Ever since they were badly burned in the 2008-2009 stocks and bonds debacle, investors have been pouring money into so-called "alternative" mutual funds, often at the behest of financial advisers who say those funds will protect them from the fire next time.
But it is too soon to tell whether most of these funds will work as suggested.
"Alternatives" is a catchall category that can include everything from real estate partnerships to mutual funds that mimic hedge funds or use arcane hedging strategies. Most typically they are the latter; advisers promote these funds as vehicles that can reduce risk and boost returns.
Alternatives are controversial. The vast majority of these funds sprung up in the aftermath of the 2008-2009 sell-off and don't have enough of a performance history for us to judge how they actually would perform during bad times. They certainly have underperformed the runaway U.S. stock market in 2013, but they are not meant to beat stocks, they are meant to cushion bear markets or squeeze better-than-bond returns out of income investments.
So, without those long performance histories, how should you evaluate an alternative recommendation?
Here are some questions to ask your adviser.
Why? Why is this fund being suggested? Is it to calm your portfolio during bad times or to add extra income? The kinds of funds used for one are not the kinds used for another. In the last year, the most popular alternatives have been bond alternative funds, which allow managers to invest in foreign bonds and low-rated bonds and derivatives and other products to win bigger returns than low-interest-rate bonds.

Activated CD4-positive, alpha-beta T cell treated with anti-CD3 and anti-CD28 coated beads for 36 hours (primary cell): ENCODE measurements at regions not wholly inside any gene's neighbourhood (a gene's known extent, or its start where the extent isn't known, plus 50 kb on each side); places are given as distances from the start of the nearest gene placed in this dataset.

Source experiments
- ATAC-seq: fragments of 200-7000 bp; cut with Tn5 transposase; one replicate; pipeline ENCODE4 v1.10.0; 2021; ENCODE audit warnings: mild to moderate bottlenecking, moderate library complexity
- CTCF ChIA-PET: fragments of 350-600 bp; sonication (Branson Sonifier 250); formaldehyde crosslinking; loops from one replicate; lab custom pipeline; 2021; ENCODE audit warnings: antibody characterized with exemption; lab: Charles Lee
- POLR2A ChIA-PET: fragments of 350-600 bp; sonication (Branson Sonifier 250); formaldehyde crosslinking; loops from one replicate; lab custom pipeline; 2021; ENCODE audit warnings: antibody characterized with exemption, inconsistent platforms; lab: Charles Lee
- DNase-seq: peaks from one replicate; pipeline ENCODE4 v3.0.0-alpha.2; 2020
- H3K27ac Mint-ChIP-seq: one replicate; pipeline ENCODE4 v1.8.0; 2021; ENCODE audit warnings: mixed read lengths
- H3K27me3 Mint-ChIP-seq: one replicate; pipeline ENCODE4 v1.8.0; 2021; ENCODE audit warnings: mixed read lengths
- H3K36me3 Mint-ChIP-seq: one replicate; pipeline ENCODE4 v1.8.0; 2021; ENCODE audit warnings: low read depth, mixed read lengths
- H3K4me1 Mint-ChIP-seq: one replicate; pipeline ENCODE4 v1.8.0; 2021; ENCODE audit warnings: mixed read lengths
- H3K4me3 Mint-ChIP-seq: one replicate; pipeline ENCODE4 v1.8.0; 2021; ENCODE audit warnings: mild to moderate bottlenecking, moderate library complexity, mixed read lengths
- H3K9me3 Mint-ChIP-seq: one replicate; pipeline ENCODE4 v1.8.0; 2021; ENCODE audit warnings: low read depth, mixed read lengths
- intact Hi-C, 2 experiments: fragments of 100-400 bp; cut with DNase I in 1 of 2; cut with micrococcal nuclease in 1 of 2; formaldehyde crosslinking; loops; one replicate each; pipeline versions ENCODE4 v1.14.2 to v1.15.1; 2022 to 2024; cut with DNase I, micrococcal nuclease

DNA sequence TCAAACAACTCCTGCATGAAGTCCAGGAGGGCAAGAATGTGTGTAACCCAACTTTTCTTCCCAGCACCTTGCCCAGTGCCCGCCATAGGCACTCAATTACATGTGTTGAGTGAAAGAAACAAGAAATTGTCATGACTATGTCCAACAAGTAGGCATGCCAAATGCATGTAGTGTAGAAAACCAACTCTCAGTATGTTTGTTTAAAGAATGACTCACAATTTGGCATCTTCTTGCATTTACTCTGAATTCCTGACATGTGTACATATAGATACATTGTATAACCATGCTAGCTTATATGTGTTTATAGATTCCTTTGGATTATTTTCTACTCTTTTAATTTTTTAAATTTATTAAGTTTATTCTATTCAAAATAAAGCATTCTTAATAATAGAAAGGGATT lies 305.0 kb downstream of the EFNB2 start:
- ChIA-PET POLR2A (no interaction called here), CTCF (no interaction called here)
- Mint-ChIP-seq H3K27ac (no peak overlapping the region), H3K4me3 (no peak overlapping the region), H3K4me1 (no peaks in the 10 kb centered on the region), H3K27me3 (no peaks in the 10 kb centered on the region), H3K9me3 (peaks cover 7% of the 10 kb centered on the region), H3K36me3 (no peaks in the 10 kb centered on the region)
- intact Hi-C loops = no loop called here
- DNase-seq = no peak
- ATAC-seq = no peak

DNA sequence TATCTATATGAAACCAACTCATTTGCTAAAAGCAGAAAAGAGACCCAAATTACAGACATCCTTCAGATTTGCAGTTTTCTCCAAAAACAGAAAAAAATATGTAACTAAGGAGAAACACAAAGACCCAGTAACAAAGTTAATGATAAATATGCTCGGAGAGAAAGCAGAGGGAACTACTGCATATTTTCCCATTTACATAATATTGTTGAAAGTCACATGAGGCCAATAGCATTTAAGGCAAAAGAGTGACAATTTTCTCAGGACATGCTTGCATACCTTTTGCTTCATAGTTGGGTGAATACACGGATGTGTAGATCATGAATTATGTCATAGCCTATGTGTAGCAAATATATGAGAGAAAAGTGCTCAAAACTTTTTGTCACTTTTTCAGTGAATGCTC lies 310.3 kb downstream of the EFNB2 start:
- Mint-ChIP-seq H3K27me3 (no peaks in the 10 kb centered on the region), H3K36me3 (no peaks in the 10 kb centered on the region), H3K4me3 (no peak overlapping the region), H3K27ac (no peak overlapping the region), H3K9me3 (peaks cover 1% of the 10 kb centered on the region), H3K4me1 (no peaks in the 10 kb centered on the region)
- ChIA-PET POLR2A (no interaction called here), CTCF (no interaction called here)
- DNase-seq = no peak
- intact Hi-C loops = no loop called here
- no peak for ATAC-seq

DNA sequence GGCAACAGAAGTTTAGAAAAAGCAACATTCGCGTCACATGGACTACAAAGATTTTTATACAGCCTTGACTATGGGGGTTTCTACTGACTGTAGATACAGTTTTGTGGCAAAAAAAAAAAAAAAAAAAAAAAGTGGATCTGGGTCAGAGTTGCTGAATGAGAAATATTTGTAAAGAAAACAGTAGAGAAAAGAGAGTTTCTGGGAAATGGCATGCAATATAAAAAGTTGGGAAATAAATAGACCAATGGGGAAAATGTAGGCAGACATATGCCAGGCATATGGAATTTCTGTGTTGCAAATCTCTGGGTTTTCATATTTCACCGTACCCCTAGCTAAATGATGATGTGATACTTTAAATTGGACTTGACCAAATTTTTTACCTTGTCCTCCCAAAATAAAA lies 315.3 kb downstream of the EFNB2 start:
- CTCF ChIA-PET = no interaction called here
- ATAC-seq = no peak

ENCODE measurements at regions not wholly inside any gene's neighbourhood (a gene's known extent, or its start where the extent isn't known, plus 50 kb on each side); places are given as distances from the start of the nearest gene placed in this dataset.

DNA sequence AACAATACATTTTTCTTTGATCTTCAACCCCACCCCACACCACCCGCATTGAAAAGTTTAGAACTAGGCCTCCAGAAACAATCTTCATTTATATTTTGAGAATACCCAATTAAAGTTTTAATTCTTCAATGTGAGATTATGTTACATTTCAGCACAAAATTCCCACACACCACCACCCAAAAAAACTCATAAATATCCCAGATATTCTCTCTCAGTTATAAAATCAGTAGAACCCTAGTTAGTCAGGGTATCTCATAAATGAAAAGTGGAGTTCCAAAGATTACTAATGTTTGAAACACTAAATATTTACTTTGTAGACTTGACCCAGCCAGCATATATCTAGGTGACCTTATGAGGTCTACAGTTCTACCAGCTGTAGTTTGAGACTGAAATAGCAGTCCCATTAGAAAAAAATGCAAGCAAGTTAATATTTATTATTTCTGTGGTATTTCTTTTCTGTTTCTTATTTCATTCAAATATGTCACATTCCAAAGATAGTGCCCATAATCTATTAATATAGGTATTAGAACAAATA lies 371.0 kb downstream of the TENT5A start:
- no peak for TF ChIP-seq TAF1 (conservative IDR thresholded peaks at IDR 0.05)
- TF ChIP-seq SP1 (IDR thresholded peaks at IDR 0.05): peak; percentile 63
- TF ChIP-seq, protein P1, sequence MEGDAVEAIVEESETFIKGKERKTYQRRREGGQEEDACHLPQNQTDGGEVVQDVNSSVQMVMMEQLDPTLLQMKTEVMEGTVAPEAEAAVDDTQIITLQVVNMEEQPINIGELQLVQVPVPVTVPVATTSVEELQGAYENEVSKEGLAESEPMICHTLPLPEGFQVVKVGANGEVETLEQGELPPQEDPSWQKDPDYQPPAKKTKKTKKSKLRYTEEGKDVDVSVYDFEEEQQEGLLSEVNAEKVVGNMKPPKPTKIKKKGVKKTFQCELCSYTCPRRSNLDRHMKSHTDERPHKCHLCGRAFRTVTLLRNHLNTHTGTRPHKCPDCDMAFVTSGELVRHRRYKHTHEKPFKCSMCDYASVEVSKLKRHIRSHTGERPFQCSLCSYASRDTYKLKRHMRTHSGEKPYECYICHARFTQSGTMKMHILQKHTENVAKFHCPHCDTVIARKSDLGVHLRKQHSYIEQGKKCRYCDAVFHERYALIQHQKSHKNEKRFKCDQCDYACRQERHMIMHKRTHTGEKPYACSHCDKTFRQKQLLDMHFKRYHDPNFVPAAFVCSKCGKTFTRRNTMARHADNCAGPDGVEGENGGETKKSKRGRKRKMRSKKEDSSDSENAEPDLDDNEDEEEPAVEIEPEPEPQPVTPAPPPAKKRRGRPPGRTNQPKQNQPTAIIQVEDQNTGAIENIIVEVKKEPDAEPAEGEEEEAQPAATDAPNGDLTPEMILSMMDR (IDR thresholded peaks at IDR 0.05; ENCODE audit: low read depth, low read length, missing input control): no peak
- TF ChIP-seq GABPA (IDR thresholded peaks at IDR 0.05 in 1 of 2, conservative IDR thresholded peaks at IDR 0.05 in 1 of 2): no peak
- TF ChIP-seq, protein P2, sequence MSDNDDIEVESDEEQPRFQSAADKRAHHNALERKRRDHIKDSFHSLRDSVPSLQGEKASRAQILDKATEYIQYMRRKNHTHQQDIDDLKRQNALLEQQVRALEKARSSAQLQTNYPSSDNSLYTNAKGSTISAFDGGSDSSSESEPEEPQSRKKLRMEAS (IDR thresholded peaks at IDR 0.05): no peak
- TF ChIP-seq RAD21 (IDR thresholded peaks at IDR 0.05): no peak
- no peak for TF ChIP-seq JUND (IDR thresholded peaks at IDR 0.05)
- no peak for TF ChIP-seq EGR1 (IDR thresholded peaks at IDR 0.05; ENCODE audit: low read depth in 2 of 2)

How? How will the fund accomplish its stated goal? Require your adviser to explain the strategy to you well enough so that you understand it. Ask: How did that strategy perform in 2008 and 2009?
Who? If you're being sold an alternatives fund that has only been around for a year or two, find out who the manager is and what she or he did before. Perhaps they ran a hedge fund. How did it do in 2008 and 2009? What kind of reputation and performance history does the fund company have?
How much? Alternative funds can be expensive. The average investor would pay 1.88 percent a year in expenses, according to Morningstar. You can buy a risk-mitigating short-term bond index fund for around 0.20 percent a year and a return-boosting stock dividend fund for roughly 0.3 percent a year. They aren't directly comparable, of course, but it's worth asking how much more you'll get for your money.